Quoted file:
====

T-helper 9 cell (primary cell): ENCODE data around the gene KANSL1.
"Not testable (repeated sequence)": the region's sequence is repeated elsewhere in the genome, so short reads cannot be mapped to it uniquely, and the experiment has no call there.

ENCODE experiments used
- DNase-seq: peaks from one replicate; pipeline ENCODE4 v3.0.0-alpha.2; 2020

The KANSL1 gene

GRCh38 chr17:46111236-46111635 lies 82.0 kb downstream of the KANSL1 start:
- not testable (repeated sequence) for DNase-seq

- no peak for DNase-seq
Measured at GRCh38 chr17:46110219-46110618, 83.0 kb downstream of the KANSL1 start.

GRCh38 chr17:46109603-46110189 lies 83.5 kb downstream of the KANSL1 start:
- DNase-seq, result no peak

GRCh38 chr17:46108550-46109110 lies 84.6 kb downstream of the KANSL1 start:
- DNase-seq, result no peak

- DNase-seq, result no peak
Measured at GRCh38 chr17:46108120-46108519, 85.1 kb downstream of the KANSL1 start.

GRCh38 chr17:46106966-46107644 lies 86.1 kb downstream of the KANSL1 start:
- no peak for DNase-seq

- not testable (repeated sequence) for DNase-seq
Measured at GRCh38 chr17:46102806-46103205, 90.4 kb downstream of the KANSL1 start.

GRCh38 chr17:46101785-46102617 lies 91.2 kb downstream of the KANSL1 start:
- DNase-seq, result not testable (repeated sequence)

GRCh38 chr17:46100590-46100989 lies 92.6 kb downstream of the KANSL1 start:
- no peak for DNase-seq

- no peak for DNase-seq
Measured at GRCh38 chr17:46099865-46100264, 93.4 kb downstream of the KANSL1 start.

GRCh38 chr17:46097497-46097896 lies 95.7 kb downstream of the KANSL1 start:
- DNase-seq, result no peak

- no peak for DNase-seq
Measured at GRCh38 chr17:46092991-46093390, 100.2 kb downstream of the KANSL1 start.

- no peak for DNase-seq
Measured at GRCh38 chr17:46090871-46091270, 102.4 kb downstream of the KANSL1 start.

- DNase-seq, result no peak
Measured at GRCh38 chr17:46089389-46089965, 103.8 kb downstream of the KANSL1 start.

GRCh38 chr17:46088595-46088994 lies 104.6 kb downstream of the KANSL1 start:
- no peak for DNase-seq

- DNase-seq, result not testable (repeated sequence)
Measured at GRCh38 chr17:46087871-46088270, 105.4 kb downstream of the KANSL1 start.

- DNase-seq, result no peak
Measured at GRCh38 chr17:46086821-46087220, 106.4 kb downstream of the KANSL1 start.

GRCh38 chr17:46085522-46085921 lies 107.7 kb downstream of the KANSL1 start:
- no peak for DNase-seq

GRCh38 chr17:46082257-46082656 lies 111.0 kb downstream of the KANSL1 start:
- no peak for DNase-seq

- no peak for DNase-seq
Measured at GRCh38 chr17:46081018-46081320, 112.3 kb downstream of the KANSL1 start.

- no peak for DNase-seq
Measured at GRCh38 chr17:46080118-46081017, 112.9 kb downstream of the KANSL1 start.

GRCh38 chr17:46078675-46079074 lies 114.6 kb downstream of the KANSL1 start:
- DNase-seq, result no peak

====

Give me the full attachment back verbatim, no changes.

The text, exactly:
T-helper 9 cell (primary cell): ENCODE data around the gene KANSL1.
"Not testable (repeated sequence)": the region's sequence is repeated elsewhere in the genome, so short reads cannot be mapped to it uniquely, and the experiment has no call there.

ENCODE experiments used
- DNase-seq: peaks from one replicate; pipeline ENCODE4 v3.0.0-alpha.2; 2020

The KANSL1 gene

GRCh38 chr17:46111236-46111635 lies 82.0 kb downstream of the KANSL1 start:
- not testable (repeated sequence) for DNase-seq

- no peak for DNase-seq
Measured at GRCh38 chr17:46110219-46110618, 83.0 kb downstream of the KANSL1 start.

GRCh38 chr17:46109603-46110189 lies 83.5 kb downstream of the KANSL1 start:
- DNase-seq, result no peak

GRCh38 chr17:46108550-46109110 lies 84.6 kb downstream of the KANSL1 start:
- DNase-seq, result no peak

- DNase-seq, result no peak
Measured at GRCh38 chr17:46108120-46108519, 85.1 kb downstream of the KANSL1 start.

GRCh38 chr17:46106966-46107644 lies 86.1 kb downstream of the KANSL1 start:
- no peak for DNase-seq

- not testable (repeated sequence) for DNase-seq
Measured at GRCh38 chr17:46102806-46103205, 90.4 kb downstream of the KANSL1 start.

GRCh38 chr17:46101785-46102617 lies 91.2 kb downstream of the KANSL1 start:
- DNase-seq, result not testable (repeated sequence)

GRCh38 chr17:46100590-46100989 lies 92.6 kb downstream of the KANSL1 start:
- no peak for DNase-seq

- no peak for DNase-seq
Measured at GRCh38 chr17:46099865-46100264, 93.4 kb downstream of the KANSL1 start.

GRCh38 chr17:46097497-46097896 lies 95.7 kb downstream of the KANSL1 start:
- DNase-seq, result no peak

- no peak for DNase-seq
Measured at GRCh38 chr17:46092991-46093390, 100.2 kb downstream of the KANSL1 start.

- no peak for DNase-seq
Measured at GRCh38 chr17:46090871-46091270, 102.4 kb downstream of the KANSL1 start.

- DNase-seq, result no peak
Measured at GRCh38 chr17:46089389-46089965, 103.8 kb downstream of the KANSL1 start.

GRCh38 chr17:46088595-46088994 lies 104.6 kb downstream of the KANSL1 start:
- no peak for DNase-seq

- DNase-seq, result not testable (repeated sequence)
Measured at GRCh38 chr17:46087871-46088270, 105.4 kb downstream of the KANSL1 start.

- DNase-seq, result no peak
Measured at GRCh38 chr17:46086821-46087220, 106.4 kb downstream of the KANSL1 start.

GRCh38 chr17:46085522-46085921 lies 107.7 kb downstream of the KANSL1 start:
- no peak for DNase-seq

GRCh38 chr17:46082257-46082656 lies 111.0 kb downstream of the KANSL1 start:
- no peak for DNase-seq

- no peak for DNase-seq
Measured at GRCh38 chr17:46081018-46081320, 112.3 kb downstream of the KANSL1 start.

- no peak for DNase-seq
Measured at GRCh38 chr17:46080118-46081017, 112.9 kb downstream of the KANSL1 start.

GRCh38 chr17:46078675-46079074 lies 114.6 kb downstream of the KANSL1 start:
- DNase-seq, result no peak